The Orion assembly plant near Detroit will soon lose the Verano and begin production on the all-electric Chevrolet Bolt this fall. It’s well known that GM wants to be a big player in the EV world, and the recent factory shuffles and model changes will leave Orion with suspicious spare capacity.

Is it possible the Riviera nameplate will return on an electric halo car? At this point, all bets are off.

[Image: Greg Gjerdingen/ Flickr ( CC BY 2.0)]

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2 of 128 comments
  • Zackman Zackman on May 25, 2016

    Reatta comeback. I'll take one, fixed rear side glass & all...

  • Zipper69 Zipper69 on May 26, 2016

    If the restyled and much cooler Volt is there why not use that as the base with a two door shell ? Too simple ?

  • Snickel Fritz I just bought a '97 JX 4WD 4AT, and though it's not quite roadworthy yet I am already in awe of it's simplicity and apparent ruggedness. What I am equally in awe of, is the scarcity of not only parts but correct information regarding anything on this platform. I'm going to do my best to get this little donkey back on it's feet, but I wouldn't suggest this as a project vehicle for anyone who doesn't already have several... and a big impressive shop with a full suite of fabrication/machining/welding equipment, and friends with complimentary skillsets, and extra money, and... you get the idea. If you don't, I urge you to read up on the options for replacing anything on these rigs. I didn't read enough before buying, and I have zero of the above suggested prerequisites... so I'm an idiot, don't listen to me. Go buy all of 'em!
  • Bryan Raab Davis I actually did use the P of D trope, but it was only gentle chiding, for I love old British cars of every sort.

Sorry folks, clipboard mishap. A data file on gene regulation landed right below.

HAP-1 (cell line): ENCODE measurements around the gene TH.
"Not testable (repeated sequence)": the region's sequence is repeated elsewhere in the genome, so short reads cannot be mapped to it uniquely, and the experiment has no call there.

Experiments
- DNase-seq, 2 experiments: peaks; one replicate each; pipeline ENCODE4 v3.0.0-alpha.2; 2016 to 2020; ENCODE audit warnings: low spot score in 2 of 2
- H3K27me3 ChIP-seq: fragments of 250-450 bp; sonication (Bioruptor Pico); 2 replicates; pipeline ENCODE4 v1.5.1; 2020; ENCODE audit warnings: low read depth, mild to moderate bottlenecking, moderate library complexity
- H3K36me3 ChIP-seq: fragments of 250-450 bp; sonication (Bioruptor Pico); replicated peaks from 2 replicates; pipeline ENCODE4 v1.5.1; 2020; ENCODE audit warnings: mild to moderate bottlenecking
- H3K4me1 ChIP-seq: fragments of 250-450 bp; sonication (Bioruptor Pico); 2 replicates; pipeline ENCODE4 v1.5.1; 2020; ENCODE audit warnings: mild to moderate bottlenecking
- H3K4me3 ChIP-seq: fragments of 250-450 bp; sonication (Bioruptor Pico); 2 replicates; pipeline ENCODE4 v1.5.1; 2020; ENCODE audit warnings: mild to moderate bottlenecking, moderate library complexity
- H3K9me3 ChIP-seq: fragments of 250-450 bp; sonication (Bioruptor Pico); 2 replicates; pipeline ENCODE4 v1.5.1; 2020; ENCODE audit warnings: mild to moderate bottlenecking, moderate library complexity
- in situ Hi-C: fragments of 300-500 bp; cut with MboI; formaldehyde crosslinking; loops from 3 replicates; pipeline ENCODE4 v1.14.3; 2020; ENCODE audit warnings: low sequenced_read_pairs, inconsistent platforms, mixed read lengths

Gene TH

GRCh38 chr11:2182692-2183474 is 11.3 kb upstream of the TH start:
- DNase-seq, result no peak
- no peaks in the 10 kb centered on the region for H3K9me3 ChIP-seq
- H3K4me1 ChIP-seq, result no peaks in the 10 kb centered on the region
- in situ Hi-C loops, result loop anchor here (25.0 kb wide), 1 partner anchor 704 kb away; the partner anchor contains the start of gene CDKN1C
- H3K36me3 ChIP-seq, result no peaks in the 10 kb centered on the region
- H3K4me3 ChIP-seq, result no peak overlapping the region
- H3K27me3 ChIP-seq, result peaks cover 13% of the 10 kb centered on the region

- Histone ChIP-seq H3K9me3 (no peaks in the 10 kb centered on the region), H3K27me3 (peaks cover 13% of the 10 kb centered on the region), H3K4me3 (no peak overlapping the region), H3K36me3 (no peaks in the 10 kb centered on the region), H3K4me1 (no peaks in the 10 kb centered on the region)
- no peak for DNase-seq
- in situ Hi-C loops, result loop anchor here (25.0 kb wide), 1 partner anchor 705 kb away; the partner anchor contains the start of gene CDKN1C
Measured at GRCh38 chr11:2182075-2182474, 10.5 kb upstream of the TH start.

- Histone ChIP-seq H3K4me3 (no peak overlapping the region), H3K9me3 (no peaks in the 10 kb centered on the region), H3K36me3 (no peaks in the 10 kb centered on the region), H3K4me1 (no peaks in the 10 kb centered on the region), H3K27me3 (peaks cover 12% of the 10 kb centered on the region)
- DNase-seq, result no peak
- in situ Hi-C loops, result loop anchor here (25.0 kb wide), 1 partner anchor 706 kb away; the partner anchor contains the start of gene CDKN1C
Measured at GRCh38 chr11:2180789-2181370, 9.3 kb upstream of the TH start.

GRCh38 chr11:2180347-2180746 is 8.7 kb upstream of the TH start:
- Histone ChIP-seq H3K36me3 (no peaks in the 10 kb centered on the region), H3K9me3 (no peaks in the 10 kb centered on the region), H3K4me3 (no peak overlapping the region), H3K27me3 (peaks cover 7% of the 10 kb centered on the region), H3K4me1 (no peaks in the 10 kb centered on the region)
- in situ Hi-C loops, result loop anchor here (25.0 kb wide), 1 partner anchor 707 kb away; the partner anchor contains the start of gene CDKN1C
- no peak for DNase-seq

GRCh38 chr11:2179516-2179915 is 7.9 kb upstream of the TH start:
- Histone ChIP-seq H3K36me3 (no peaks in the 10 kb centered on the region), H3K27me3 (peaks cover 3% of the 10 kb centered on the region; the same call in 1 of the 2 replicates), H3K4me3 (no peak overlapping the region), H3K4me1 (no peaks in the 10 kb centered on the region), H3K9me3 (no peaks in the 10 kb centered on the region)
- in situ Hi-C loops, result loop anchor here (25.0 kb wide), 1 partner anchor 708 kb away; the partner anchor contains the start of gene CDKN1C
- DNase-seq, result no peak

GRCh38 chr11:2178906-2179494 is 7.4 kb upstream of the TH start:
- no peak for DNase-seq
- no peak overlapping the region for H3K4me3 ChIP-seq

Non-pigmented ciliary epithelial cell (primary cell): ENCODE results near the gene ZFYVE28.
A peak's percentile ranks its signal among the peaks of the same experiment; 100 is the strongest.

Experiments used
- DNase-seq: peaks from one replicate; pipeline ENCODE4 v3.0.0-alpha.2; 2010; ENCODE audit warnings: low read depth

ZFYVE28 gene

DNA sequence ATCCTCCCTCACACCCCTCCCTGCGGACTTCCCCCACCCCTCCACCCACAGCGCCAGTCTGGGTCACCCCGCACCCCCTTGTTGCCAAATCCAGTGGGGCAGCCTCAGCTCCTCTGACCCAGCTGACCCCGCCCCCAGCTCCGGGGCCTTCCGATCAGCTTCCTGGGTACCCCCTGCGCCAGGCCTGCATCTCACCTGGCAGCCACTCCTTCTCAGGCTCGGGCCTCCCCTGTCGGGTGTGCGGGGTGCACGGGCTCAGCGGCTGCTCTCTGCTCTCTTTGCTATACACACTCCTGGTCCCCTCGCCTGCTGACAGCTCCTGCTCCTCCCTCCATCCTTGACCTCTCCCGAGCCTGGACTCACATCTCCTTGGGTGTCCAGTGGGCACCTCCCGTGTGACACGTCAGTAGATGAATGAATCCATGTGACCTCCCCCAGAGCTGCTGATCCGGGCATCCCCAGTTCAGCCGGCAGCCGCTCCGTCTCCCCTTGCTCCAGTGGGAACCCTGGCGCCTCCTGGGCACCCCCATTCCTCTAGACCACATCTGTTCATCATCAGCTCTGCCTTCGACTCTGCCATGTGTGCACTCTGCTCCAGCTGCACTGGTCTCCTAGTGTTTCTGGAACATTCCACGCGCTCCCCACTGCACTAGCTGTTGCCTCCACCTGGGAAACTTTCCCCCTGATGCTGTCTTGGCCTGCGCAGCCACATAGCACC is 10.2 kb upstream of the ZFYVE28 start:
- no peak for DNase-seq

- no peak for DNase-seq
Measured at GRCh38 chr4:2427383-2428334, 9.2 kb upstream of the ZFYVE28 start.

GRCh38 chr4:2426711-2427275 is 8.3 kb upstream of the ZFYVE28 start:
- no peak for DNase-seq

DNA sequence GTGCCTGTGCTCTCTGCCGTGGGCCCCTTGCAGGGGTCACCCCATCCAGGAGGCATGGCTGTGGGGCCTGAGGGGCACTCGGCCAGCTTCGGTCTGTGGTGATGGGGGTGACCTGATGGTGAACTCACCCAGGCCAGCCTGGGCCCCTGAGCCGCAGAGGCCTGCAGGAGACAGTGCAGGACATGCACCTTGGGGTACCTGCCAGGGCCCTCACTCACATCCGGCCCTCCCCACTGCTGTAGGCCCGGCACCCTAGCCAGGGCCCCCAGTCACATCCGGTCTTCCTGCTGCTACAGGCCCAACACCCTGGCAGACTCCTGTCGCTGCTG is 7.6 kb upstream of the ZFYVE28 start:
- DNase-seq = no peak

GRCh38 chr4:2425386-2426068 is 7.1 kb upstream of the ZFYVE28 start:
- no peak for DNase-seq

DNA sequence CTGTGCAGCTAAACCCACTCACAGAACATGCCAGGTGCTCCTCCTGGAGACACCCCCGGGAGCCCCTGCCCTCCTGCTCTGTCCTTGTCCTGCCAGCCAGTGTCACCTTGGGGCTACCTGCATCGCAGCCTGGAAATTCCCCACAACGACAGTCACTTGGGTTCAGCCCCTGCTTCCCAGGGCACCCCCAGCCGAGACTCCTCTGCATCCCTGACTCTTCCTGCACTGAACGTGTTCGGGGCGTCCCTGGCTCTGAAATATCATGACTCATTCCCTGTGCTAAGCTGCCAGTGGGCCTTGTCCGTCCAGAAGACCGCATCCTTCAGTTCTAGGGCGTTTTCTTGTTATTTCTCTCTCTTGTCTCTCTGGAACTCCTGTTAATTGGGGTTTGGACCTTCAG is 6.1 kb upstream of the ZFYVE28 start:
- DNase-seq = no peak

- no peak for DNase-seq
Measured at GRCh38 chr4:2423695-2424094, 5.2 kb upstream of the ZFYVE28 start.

• ScarecrowRepair The 1907 Panic had several causes of increased demand for money:[list][*]The semi-annual shift of money between farms and cities (to buy for planting and selling harvests)[/*][*]Britain and Germany borrowing for their naval arms race[/*][*]San Francisco reconstruction borrowing after the 1906 earthquake and fire[/*][/list]Two things made it worse:[list][*]Idiotic bans on branch banking, which prevented urban, rural, and other state branches from shifting funds to match demands. This same problem made the Great Depression far worse. Canada, which allowed branch banking, had no bank failures; the US had 9000 failures.[/*][*]Idiotic reserve requirements left over from the Civil War which prevented banks from loaning money; they eventually started honoring IOUs illegally and started the recovery.[/*][/list]Been a while since I read up on it, so I may have some of the details wrong. But it was an amazing clusterfart which could have been avoided or at least tamed sooner if states and the feds hadn't been so ham handed.
  • FreedMike Maybe this explains all the “Idiots wrecking exotic cars” YouTube videos.
  • FreedMike Good article! And I salute the author for not using the classic “Lucas - prince of darkness” trope, well earned as it may be. We all know the rap on BL cars, but on the flip side, they’re apparently pretty easy to work on (at least that’s the impression I’ve picked up). On the other hand, check the panel fits on the driver’s and passenger’s doors. Clearly, BL wasn’t much concerned with things like structural integrity when it chopped the roof off a car designed as a coupe.